“[…] Cubism, rather than being an isolated art-form, represented the continuation of a grand tradition: indeed, the golden ratio, or golden section (French: Section d’Or) had fascinated Western intellectuals of diverse interests for at least 2,400 years.”
https://en.wikipedia.org/wiki/Section_d'Or

“The physical universe, then, is a kind of language that invites a privileged spectator to decipher it, although this does not yield a single message so much as a superior network of associations.”
https://en.wikipedia.org/wiki/Symbolism_(arts)

“”the power of the arts is indeed the most immediate and fastest way” to social, political and economic reform.”
https://en.wikipedia.org/wiki/Avant-garde

13. oldbrew says:

Star EPIC 220194974 was discovered in October 2017, with 3 short period planets (b,c,d).

b-c conjunction = 11.954515 days
c-d conjunction = 23.824652 days
Ratio b-c:c-d = 2:1 (1.9929417:1)

Therefore b-d:c-d will be 3:1 and this is another 3:2:1 system.

See: exoplanets.eu — filter = star_name=”EPIC 220194974″

Approx. orbit ratios are 38b:24c:17d

14. tallbloke says:

Paul V: I think we all need to read (re-read in my case) Physics as metaphor by Roger S Jones

https://www.abebooks.co.uk/servlet/SearchResults?sts=t&an=&tn=Physics+as+metaphor+&kn=&isbn=

OB: Right so we have these 3:2:1 conjunction period ratios in several systems now. So lets tabulate the orbit period ratios and see how it looks.

15. oldbrew says:

TB: they can be all over the place really. What counts is the result from the conjunctions IMO.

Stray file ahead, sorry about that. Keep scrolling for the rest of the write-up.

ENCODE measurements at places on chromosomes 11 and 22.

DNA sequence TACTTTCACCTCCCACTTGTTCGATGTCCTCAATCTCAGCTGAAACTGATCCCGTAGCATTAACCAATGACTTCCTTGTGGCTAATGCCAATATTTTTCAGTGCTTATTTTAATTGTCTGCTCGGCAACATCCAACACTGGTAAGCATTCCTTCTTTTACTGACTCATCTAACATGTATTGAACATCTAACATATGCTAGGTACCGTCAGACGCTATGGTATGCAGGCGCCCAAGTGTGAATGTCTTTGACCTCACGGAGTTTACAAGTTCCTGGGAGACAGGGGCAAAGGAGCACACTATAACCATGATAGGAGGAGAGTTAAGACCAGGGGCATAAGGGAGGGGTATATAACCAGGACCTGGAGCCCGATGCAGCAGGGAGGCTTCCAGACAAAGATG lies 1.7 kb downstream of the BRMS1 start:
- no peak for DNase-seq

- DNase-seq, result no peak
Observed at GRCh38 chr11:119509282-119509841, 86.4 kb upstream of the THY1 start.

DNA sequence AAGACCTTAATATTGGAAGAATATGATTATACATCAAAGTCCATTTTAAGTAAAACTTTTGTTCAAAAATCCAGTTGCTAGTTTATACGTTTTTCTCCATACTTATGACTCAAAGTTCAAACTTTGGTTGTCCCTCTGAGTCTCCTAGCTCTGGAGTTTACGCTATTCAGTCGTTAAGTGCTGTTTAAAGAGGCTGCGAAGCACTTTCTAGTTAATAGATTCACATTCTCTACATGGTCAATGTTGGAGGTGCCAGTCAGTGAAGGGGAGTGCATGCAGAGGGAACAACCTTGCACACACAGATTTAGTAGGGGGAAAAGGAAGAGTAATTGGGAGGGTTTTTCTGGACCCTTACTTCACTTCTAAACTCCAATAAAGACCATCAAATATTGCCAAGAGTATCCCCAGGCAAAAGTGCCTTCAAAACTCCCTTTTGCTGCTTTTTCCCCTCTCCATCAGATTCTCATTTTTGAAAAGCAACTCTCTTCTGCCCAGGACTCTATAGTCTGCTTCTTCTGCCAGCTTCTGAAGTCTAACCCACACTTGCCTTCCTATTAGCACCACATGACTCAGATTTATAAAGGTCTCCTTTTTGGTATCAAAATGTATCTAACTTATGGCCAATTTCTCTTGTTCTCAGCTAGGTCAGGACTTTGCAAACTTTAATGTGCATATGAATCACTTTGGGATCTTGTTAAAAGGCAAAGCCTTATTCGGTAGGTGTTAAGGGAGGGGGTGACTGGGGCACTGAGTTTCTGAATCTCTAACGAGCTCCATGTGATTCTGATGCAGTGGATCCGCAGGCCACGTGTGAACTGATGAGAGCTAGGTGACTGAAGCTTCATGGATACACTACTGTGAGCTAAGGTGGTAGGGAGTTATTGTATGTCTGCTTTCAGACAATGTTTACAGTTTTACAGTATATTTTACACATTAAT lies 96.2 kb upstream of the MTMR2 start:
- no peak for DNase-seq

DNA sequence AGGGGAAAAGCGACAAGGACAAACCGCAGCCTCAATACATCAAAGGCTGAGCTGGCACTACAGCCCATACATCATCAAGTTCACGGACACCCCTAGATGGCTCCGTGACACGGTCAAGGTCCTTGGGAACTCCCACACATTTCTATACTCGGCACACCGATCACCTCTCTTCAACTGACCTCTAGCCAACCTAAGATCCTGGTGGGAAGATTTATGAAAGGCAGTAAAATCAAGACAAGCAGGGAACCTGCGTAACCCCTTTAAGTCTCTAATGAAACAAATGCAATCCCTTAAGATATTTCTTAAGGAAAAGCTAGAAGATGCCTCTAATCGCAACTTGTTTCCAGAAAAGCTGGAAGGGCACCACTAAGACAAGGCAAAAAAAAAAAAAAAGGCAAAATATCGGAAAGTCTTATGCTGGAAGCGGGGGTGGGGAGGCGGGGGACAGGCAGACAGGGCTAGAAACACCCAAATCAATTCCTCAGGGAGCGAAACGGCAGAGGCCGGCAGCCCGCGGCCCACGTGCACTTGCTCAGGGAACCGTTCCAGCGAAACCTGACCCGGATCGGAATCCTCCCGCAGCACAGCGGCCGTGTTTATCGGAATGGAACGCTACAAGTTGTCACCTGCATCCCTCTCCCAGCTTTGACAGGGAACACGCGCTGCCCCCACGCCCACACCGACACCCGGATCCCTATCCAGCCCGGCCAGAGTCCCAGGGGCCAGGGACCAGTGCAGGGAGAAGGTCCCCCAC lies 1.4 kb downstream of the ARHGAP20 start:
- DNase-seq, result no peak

I found one (LP 358-499, planets b,c,d) that returns the same ratios as Earth, Mars and Jupiter conjunctions.
43 b-d = 22 b-c = 21 c-d
43 J-E = 22 E-Ma = 21 J-Ma

GJ 876 is very similar to the Jupiter moons i.e. near 4:2:1 orbital.
http://en.wikipedia.org/wiki/Gliese_876#Orbital_arrangement

26 e = 53 b = 107 c (orbital)
81 e-c = 54 b-c = 27 e-b (81:54:27 = 3:2:1)

Note also b = 2*e,+1 and c = 2*b, +1 — same as Jupiter moons.

16. tallbloke says:

OB: The +1 just means we need to look at the system as being in a rotating frame of reference I think.

17. oldbrew says:

Kepler 1542 has 4 short period planets of which 3 (c,b,e) are in 21:13:8 (Fibonacci) conjunction ratios.

97c = 71d = 55e therefore:
42 c-e = 26 c-d = 16 d-e
42:26:16 = 21:13:8

Re reference frame – the position of the conjunction could rotate relative to the one before?

18. tallbloke says:

Well yes, they do, but not necessarily at the rate the reference frame would need to rotate in order to get the whole number divisor between the orbits of the two bodies.

19. oldbrew says:

You don’t need whole numbers of orbits, it’s just easier to show what’s going on by using them.

20. tallbloke says:

Sure. It’s the divisor which needs to be a whole number

21. oldbrew says:

Jupiter-Saturn conjunction rotating – Kepler’s trigon (3 sets of 3 conjunctions each) NASA video – J moons, Vangelis soundtrack

22. tallbloke says:

Working out the precession rate of the rotating frame which makes the divisor an exaxt whole number might reveal something about the relationship of a system such as Jupiter’s main moons with the wider solar system or at least other nearby major planets. If that rate also related to conjunction precession rates that would be the cream on the pudding.

We already know that the Jupiter-Saturn conjunction precession rate is in a whole number ratio with the Venus-Earth and Neptune-Uranus conjunction precession rates.

23. oldbrew says:

Not sure what ‘the precession rate of the rotating frame’ means 😦

24. tallbloke says:

How fast it spins round relative to the next frame of reference outside it (fixed stars for example).